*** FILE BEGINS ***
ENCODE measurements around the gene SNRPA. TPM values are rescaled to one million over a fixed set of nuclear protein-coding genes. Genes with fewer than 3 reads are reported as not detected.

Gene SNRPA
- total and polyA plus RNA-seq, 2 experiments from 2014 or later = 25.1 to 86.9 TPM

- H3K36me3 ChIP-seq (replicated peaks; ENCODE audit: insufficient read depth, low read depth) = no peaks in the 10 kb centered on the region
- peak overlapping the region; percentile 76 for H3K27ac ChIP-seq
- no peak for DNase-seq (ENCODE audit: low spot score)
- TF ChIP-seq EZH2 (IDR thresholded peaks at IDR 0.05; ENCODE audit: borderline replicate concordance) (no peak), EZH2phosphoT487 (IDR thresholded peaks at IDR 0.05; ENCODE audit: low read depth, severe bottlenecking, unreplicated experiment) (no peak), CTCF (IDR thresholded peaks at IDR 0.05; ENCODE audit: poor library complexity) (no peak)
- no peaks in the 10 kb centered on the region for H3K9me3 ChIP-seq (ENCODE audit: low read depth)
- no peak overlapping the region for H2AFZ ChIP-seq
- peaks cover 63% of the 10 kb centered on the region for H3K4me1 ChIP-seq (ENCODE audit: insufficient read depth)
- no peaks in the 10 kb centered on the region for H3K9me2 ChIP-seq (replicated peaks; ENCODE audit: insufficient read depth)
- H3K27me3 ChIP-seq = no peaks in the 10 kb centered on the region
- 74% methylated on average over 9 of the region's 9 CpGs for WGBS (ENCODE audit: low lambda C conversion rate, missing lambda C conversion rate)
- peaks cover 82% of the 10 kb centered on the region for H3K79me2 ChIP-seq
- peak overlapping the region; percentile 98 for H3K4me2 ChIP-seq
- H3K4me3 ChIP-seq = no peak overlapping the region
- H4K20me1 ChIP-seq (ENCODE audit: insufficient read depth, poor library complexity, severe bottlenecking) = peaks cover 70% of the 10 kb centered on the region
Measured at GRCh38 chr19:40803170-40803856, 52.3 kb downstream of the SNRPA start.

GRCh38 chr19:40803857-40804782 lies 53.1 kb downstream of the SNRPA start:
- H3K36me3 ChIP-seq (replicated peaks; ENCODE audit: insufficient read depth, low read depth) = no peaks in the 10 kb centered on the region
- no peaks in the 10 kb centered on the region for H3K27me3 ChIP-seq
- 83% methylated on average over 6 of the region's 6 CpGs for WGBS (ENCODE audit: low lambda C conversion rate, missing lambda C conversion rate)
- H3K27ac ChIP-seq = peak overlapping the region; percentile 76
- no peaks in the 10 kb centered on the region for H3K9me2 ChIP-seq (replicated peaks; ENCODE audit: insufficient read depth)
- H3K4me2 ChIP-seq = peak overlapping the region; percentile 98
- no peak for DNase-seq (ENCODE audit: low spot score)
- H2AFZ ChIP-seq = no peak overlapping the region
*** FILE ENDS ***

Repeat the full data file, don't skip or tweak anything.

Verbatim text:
ENCODE measurements around the gene SNRPA. TPM values are rescaled to one million over a fixed set of nuclear protein-coding genes. Genes with fewer than 3 reads are reported as not detected.

Gene SNRPA
- total and polyA plus RNA-seq, 2 experiments from 2014 or later = 25.1 to 86.9 TPM

- H3K36me3 ChIP-seq (replicated peaks; ENCODE audit: insufficient read depth, low read depth) = no peaks in the 10 kb centered on the region
- peak overlapping the region; percentile 76 for H3K27ac ChIP-seq
- no peak for DNase-seq (ENCODE audit: low spot score)
- TF ChIP-seq EZH2 (IDR thresholded peaks at IDR 0.05; ENCODE audit: borderline replicate concordance) (no peak), EZH2phosphoT487 (IDR thresholded peaks at IDR 0.05; ENCODE audit: low read depth, severe bottlenecking, unreplicated experiment) (no peak), CTCF (IDR thresholded peaks at IDR 0.05; ENCODE audit: poor library complexity) (no peak)
- no peaks in the 10 kb centered on the region for H3K9me3 ChIP-seq (ENCODE audit: low read depth)
- no peak overlapping the region for H2AFZ ChIP-seq
- peaks cover 63% of the 10 kb centered on the region for H3K4me1 ChIP-seq (ENCODE audit: insufficient read depth)
- no peaks in the 10 kb centered on the region for H3K9me2 ChIP-seq (replicated peaks; ENCODE audit: insufficient read depth)
- H3K27me3 ChIP-seq = no peaks in the 10 kb centered on the region
- 74% methylated on average over 9 of the region's 9 CpGs for WGBS (ENCODE audit: low lambda C conversion rate, missing lambda C conversion rate)
- peaks cover 82% of the 10 kb centered on the region for H3K79me2 ChIP-seq
- peak overlapping the region; percentile 98 for H3K4me2 ChIP-seq
- H3K4me3 ChIP-seq = no peak overlapping the region
- H4K20me1 ChIP-seq (ENCODE audit: insufficient read depth, poor library complexity, severe bottlenecking) = peaks cover 70% of the 10 kb centered on the region
Measured at GRCh38 chr19:40803170-40803856, 52.3 kb downstream of the SNRPA start.

GRCh38 chr19:40803857-40804782 lies 53.1 kb downstream of the SNRPA start:
- H3K36me3 ChIP-seq (replicated peaks; ENCODE audit: insufficient read depth, low read depth) = no peaks in the 10 kb centered on the region
- no peaks in the 10 kb centered on the region for H3K27me3 ChIP-seq
- 83% methylated on average over 6 of the region's 6 CpGs for WGBS (ENCODE audit: low lambda C conversion rate, missing lambda C conversion rate)
- H3K27ac ChIP-seq = peak overlapping the region; percentile 76
- no peaks in the 10 kb centered on the region for H3K9me2 ChIP-seq (replicated peaks; ENCODE audit: insufficient read depth)
- H3K4me2 ChIP-seq = peak overlapping the region; percentile 98
- no peak for DNase-seq (ENCODE audit: low spot score)
- H2AFZ ChIP-seq = no peak overlapping the region